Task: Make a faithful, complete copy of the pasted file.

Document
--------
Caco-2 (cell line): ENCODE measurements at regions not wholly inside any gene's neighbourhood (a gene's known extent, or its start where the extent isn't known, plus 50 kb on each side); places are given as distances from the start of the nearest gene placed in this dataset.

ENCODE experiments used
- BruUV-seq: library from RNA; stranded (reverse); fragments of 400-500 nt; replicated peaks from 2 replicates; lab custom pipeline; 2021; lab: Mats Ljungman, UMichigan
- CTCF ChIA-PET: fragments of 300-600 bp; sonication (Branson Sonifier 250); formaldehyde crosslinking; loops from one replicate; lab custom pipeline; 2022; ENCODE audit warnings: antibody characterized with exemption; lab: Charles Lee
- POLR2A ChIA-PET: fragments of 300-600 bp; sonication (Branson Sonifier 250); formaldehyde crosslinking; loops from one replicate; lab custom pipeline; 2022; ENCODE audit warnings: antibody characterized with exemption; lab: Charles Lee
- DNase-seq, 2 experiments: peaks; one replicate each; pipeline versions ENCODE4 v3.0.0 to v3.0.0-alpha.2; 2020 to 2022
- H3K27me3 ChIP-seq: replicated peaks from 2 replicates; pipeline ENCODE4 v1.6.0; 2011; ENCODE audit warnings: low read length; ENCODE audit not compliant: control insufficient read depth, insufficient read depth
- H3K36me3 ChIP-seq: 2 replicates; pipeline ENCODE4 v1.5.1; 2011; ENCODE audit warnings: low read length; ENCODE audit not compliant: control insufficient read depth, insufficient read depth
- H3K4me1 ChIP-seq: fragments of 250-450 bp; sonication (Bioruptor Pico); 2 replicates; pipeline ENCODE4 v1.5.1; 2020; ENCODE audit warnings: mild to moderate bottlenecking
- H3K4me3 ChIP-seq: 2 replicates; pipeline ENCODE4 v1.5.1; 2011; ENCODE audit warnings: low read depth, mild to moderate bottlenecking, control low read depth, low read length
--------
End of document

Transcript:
Caco-2 (cell line): ENCODE measurements at regions not wholly inside any gene's neighbourhood (a gene's known extent, or its start where the extent isn't known, plus 50 kb on each side); places are given as distances from the start of the nearest gene placed in this dataset.

ENCODE experiments used
- BruUV-seq: library from RNA; stranded (reverse); fragments of 400-500 nt; replicated peaks from 2 replicates; lab custom pipeline; 2021; lab: Mats Ljungman, UMichigan
- CTCF ChIA-PET: fragments of 300-600 bp; sonication (Branson Sonifier 250); formaldehyde crosslinking; loops from one replicate; lab custom pipeline; 2022; ENCODE audit warnings: antibody characterized with exemption; lab: Charles Lee
- POLR2A ChIA-PET: fragments of 300-600 bp; sonication (Branson Sonifier 250); formaldehyde crosslinking; loops from one replicate; lab custom pipeline; 2022; ENCODE audit warnings: antibody characterized with exemption; lab: Charles Lee
- DNase-seq, 2 experiments: peaks; one replicate each; pipeline versions ENCODE4 v3.0.0 to v3.0.0-alpha.2; 2020 to 2022
- H3K27me3 ChIP-seq: replicated peaks from 2 replicates; pipeline ENCODE4 v1.6.0; 2011; ENCODE audit warnings: low read length; ENCODE audit not compliant: control insufficient read depth, insufficient read depth
- H3K36me3 ChIP-seq: 2 replicates; pipeline ENCODE4 v1.5.1; 2011; ENCODE audit warnings: low read length; ENCODE audit not compliant: control insufficient read depth, insufficient read depth
- H3K4me1 ChIP-seq: fragments of 250-450 bp; sonication (Bioruptor Pico); 2 replicates; pipeline ENCODE4 v1.5.1; 2020; ENCODE audit warnings: mild to moderate bottlenecking
- H3K4me3 ChIP-seq: 2 replicates; pipeline ENCODE4 v1.5.1; 2011; ENCODE audit warnings: low read depth, mild to moderate bottlenecking, control low read depth, low read length